Professor Lora Heisler
Chair in Human Nutrition
Professor Heisler investigates brain circuits regulating energy homeostasis in an effort to identify new targets amenable to obesity and type 2 diabetes medications. Professor Heisler received her PhD from Tufts University, USA in 1997 and held postdoctoral positions at the University of California, San Francisco USA from 1997-99 and Beth Israel Deaconess Medical Center, Harvard Medical School (HMS) USA from 1999-2001. In 2001, Professor Heisler was promoted to Instructor and set up her laboratory at HMS. She then relocated her group to the University of Cambridge, UK in 2004 where they worked until 2013. In 2013, the Heisler group moved to the Rowett Institute to take advantage of the Institute’s strengths in obesity research, ranging from molecules to man.
The MOOMIN (Mechanisms Of Obesity, Metabolism, Insulin Sensitivity and Nutrition) Lab welcomes new PhD student Dhamyaa Al-Halboosi!
Prizes and Awards
Professor Heisler was the recipient of the 2018 Outstanding Scientific Achievement Award (OSAA) from the American Diabetes Association. Professor Heisler received the OSAA prize for her research identifying a new type of medication to improve type 2 diabetes. This prestigious award recognises research in diabetes that demonstrates particular independence of thought and originality. Her career scientific contributions include seminal discoveries in the brain control of appetite and blood sugar that demonstrate her innovation.
Professor Heisler commented: “Diabetes is such a widespread problem and it is crucial that we as scientists continue to research this disease in order to find new ways to combat it. It is extremely humbling to be recognised for our contribution to diabetes research. I work alongside many talented colleagues."
Mechanisms Of Obesity, Metabolism, Insulin Senstivity and Nutrition
The brain represents the master coordinator of appetite and energy expenditure, employing interwoven neurological circuits to continually appraise and respond to changes in energy state.
Our research aims to discover and characterise these brain circuits using cutting edge technology with the objective of locating points within the pathway that are amenable to manipulation with manmade (drug) or natural (hormone) substances.
We also examine the impact of diet and body weight on circuit rewiring and mechanisms restore appropriate system connectivity and activity.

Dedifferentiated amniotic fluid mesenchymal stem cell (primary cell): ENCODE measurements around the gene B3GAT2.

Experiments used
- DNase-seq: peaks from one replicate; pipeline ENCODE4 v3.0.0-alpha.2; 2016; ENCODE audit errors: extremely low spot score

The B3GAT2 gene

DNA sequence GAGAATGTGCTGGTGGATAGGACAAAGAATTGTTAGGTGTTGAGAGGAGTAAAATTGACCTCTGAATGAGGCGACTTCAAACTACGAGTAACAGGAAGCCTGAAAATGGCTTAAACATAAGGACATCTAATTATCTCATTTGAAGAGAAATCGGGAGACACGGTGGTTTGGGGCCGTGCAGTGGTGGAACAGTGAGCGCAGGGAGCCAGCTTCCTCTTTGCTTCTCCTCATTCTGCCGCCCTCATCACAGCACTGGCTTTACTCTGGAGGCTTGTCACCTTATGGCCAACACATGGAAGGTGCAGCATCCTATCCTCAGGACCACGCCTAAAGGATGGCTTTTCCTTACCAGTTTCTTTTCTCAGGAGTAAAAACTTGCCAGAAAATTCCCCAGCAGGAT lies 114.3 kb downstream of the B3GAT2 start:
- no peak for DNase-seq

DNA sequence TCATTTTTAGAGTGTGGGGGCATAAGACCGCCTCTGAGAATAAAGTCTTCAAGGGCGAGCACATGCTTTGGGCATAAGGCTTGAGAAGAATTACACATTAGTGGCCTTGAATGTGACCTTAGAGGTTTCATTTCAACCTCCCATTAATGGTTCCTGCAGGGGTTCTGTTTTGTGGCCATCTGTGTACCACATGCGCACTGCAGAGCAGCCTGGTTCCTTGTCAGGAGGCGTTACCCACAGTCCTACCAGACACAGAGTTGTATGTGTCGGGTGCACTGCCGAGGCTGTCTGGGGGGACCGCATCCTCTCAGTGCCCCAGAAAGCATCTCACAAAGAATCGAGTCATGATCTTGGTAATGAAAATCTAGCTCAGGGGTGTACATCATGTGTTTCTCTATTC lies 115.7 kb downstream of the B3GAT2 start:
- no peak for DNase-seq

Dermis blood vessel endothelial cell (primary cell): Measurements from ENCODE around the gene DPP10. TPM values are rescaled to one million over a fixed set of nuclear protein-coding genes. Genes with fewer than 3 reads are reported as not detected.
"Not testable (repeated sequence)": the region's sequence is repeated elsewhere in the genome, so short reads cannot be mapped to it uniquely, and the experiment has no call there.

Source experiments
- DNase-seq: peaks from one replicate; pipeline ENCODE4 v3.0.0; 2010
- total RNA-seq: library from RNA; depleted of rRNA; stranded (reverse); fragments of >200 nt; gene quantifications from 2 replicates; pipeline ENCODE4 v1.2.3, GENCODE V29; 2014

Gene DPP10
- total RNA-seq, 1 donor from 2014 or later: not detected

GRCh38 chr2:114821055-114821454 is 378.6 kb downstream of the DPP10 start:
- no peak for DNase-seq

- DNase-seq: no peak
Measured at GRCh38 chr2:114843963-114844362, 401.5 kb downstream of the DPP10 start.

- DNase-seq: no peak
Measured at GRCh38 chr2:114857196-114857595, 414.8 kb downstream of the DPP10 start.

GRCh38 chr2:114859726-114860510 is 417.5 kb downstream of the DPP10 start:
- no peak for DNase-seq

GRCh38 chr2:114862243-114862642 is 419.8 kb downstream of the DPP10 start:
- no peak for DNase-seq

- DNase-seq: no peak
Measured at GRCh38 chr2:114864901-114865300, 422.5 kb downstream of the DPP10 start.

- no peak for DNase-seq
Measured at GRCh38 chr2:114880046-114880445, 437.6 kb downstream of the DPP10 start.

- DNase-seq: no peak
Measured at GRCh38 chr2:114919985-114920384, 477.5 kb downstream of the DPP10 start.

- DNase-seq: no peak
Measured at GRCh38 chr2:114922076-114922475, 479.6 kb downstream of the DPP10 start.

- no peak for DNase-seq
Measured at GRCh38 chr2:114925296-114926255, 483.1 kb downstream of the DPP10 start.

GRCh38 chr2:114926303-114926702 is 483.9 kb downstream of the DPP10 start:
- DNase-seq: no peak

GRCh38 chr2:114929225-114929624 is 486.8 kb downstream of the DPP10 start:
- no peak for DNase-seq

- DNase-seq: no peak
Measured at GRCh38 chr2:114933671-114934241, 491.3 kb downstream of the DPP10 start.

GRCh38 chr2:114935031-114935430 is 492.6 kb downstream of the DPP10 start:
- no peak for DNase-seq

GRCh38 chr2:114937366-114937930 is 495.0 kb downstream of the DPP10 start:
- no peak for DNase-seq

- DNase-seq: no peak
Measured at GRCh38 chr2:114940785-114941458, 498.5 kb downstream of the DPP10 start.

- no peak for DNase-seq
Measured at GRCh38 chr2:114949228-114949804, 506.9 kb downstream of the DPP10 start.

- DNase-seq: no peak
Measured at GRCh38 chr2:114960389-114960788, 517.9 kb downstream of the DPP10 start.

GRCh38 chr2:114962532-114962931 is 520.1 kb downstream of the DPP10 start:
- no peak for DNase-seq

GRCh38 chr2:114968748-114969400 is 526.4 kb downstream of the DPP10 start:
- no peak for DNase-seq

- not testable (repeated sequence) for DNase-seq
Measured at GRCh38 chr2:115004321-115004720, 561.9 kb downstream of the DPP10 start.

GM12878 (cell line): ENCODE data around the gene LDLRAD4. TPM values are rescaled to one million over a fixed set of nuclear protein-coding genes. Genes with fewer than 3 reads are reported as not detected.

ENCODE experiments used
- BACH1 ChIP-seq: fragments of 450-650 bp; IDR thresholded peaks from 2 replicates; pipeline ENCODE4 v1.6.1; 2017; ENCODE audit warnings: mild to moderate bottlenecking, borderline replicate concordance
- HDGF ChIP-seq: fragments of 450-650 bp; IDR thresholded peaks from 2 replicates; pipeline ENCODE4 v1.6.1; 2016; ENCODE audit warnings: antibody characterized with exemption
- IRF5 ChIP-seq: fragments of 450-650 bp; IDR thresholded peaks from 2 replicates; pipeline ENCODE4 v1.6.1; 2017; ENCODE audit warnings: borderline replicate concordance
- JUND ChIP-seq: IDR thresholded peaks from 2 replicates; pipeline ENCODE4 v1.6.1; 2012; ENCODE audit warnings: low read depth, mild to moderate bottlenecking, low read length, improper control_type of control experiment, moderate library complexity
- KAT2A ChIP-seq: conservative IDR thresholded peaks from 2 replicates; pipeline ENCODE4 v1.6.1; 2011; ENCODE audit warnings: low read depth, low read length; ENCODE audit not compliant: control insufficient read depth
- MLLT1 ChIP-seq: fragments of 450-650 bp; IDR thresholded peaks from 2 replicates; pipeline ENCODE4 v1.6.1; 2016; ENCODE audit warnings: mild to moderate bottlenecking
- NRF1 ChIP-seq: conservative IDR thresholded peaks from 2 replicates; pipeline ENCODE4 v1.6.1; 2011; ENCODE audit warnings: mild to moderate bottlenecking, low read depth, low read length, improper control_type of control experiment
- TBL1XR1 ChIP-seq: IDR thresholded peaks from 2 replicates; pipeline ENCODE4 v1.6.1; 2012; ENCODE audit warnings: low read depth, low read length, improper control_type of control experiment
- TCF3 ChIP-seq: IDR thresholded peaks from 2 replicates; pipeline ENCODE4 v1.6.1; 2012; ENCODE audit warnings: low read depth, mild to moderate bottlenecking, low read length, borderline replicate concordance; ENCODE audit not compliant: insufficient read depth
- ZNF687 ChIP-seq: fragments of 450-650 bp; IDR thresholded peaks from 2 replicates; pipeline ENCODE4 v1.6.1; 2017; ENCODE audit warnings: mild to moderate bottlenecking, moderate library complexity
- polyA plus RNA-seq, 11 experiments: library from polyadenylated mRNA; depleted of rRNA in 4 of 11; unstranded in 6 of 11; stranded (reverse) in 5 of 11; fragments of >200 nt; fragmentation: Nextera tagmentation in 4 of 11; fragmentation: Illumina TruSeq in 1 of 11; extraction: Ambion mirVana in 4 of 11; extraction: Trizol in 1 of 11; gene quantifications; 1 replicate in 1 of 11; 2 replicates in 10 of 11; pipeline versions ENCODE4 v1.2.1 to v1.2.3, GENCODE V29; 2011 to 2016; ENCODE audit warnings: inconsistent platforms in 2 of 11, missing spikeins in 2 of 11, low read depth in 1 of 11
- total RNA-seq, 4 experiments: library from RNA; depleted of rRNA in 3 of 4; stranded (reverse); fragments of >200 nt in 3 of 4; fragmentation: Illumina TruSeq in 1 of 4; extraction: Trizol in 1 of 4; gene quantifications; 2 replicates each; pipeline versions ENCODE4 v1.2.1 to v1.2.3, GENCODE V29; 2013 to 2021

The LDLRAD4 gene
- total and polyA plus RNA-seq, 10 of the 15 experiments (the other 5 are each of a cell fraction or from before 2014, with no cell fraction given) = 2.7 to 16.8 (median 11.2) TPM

The ultimate aim of our research is to identify new treatments for obesity and type 2 diabetes.
Cells in the brain that impact appetite Our work identifying a new treatment
for type 2 diabetes is on the journal cover
Funding and Grants
Medical Research Scotland
Frontiers of Biomedical Science - SM3002
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Appetite controlled by a cholecystokinin nucleus of the solitary tract to hypothalamus neurocircuiteLife, vol. 5, 12225Contributions to Journals: Articles
Sex difference in physical activity, energy expenditure and obesity driven by a subpopulation of hypothalamic POMC neuronsMolecular Metabolism, vol. 5, no. 3, pp. 245-252Contributions to Journals: Articles
Peroxisome proliferator-activated receptor alpha plays a crucial role in behavioral repetition and cognitive flexibility in miceMolecular Metabolism, vol. 4, no. 7, pp. 528-536Contributions to Journals: Articles
5-Hydroxytryptamine Medications for the Treatment of ObesityJournal of Neuroendocrinology, vol. 27, no. 6, pp. 389-398Contributions to Journals: Literature Reviews
A Parabrachial-Hypothalamic Cholecystokinin Neurocircuit Controls Counterregulatory Responses to HypoglycemiaCell Metabolism, vol. 20, no. 6, pp. 1030-1037Contributions to Journals: Articles
Leptin-inhibited PBN neurons enhance responses to hypoglycemia in negative energy balanceNature Neuroscience, vol. 17, pp. 1744-1750Contributions to Journals: Articles
5-HT obesity medication efficacy via POMC activation is maintained during agingEndocrinology, vol. 155, no. 10, pp. 3732–3738Contributions to Journals: Articles
Distribution of cells responsive to 5-HT6 receptor antagonist-induced hypophagiaBehavioural Brain Research, vol. 266, pp. 201-206Contributions to Journals: Articles
Developmental Programming Mediated by Complementary Roles of Imprinted Grb10 in Mother and PupPLoS Biology, vol. 12, no. 2, 1001799Contributions to Journals: Articles
Profiling of glucose-sensing neurons reveals that ghrh neurons are activated by hypoglycemiaCell Metabolism, vol. 18, no. 4, pp. 596-607Contributions to Journals: Articles